Capitol Daily Memo: Committee OKs yearly teacher evaluations

A bill that would require Utah teachers and school administrators to be evaluated each year cleared a legislative committee on Monday.

SB 64, sponsored by Senator Aaron Osmond (R-South Jordan), would require the State Board of Education to design a program for school districts to evaluate their employees. Pay for school and district administrators would be linked to those evaluations; pay for teachers would not, although Senator Osmond said he is running a separate bill that could link teacher pay to performance.

While the bill would give the State Board discretion in making rules for evaluating teachers, it specifies that evaluations for school and district administrators must include at least student achievement results, “a periodic 360 degree evaluation tool,” and a report of administrators’ effectiveness in evaluating the employees in their own school or district.  The bill would also define more specifically the process a district must follow in order to fire a teacher for poor performance.  

Sutherland Institute testified in favor of the bill, stating that the public education system as a whole should be based on performance and that SB 64 is a step in the right direction. We expressed our hope that teacher pay would also be connected to performance and that principals would have more autonomy in managing their schools, as we outlined in our 2009 proposal for a performance-based system.

The Senate Education Committee passed the bill out with a favorable recommendation 6-0-1. You can listen to the committee meeting by going here.

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6 Responses to Capitol Daily Memo: Committee OKs yearly teacher evaluations

  1. Anonymous says:

    Yearly evaluations for teachers already exist.  Principals?  No.  Let’s get this stuff straight.

    • Matthew Piccolo says:

      Are teacher evaluations required or do they just exist? This bill would require evaluations for every teacher in the state and institute certain parameters for those evaluations.

      • Anonymous says:

        I don’t complete the evaluations, but I have seen my own.  Yes, they have parameters, rubrics, etc. for evaluative purposes.

        They are required, but getting an administrator to do them and do them well is another story.

  2. I usually agree with Sutherland, but I think one of the biggest problems in public education is all of the ridiculous red tape and and paper work and the money waste from that. This bill will only add to that and make the teachers look bad in the eyes of the students and parents. I think we should be able to trust our teachers to do a good job. I also think that test scores are NOT a good evaluation of the teacher, I think they are a better evaluation of the parents and the community as a whole.

    There are so many disruptive kids with a variety of problems. Teachers have to spend more time keeping order then actually teaching. My kids got rewards for not being sent to the principal’s office in a single term. Apparently that was a legitimate award because it was unusual. To me that says the problem comes from poor parenting and the teachers and principals not being able to disciplines effectively at school. When I was in school 90% of us were terrified of the principal.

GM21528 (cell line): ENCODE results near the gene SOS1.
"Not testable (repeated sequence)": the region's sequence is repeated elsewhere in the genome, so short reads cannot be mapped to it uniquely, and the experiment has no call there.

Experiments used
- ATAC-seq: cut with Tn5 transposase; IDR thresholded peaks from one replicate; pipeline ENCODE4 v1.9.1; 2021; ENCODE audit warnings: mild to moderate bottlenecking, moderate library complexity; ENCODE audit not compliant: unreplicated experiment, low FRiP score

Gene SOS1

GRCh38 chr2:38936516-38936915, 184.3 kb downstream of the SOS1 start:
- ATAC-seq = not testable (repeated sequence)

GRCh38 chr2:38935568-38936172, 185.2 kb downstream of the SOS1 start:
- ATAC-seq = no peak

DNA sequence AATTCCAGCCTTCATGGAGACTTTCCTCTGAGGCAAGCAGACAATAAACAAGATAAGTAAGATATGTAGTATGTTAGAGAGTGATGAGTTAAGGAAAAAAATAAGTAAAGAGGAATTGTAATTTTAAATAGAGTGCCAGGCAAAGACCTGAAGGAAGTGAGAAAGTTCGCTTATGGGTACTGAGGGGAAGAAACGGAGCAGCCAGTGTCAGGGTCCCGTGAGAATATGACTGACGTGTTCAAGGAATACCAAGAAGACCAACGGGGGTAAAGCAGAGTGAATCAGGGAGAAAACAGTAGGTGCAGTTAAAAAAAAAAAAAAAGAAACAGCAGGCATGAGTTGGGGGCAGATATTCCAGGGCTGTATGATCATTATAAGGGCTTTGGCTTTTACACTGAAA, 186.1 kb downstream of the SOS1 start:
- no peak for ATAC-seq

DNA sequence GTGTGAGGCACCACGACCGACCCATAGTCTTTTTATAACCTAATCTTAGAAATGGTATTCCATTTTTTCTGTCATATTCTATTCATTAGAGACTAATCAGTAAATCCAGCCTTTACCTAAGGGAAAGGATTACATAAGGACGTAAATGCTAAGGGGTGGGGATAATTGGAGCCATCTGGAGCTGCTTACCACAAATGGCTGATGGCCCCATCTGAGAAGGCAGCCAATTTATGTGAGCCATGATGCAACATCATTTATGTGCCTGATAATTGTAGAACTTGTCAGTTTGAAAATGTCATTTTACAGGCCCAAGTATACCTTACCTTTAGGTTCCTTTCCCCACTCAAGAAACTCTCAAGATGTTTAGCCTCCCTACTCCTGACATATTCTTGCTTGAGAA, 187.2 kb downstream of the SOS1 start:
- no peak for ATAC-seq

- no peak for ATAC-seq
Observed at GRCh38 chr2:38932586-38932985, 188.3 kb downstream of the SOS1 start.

3. Dmk36 says:

    Yearly evaluations for teachers already exist. They consist almost entirely on 2 hours that a principal visits a classroom and observes teaching. While I recognize that this Bill does not address teacher pay, I am concerned that teacher pay would be influenced by phony evaluations. Any GREAT teacher can have an off time for 2 hours of the year, and any horrible teacher can fake it for the same amount of time.  I don’t know of any principal who has the time (on top of everything else they already have to do) to give a legitimate evaluation of what kind of teaching is happening in any classroom. Until that solution can be fixed, it would be a VERY bad idea to tie teacher pay to evaluations.  There is simply no way to adequately and fairly measure a good teacher or a bad teacher, although both clearly exist.

    • Matthew Piccolo says:

      Thanks for your comment.  I agree that evaluating teachers properly and fairly is a difficult task.  I do know, however, that when I was a teacher my boss evaluated me 2-3 times a year and showed up randomly.  That way, I couldn’t fake my way through it and it was often enough that she got a good idea of my true performance.  I thought all of her evaluations were fair and accurate.  I recognize that not all administrators will do as good a job as my boss did, but I think most are capable of doing so.  Having pay tied to performance is, or should be, a fact of life.  That’s how it is for the vast majority of the working world, and I don’t know that it should be any different for teachers.  If principals had more control over their schools and less paperwork, etc. then they could focus more on teachers, which, along with students, should be their main focus.

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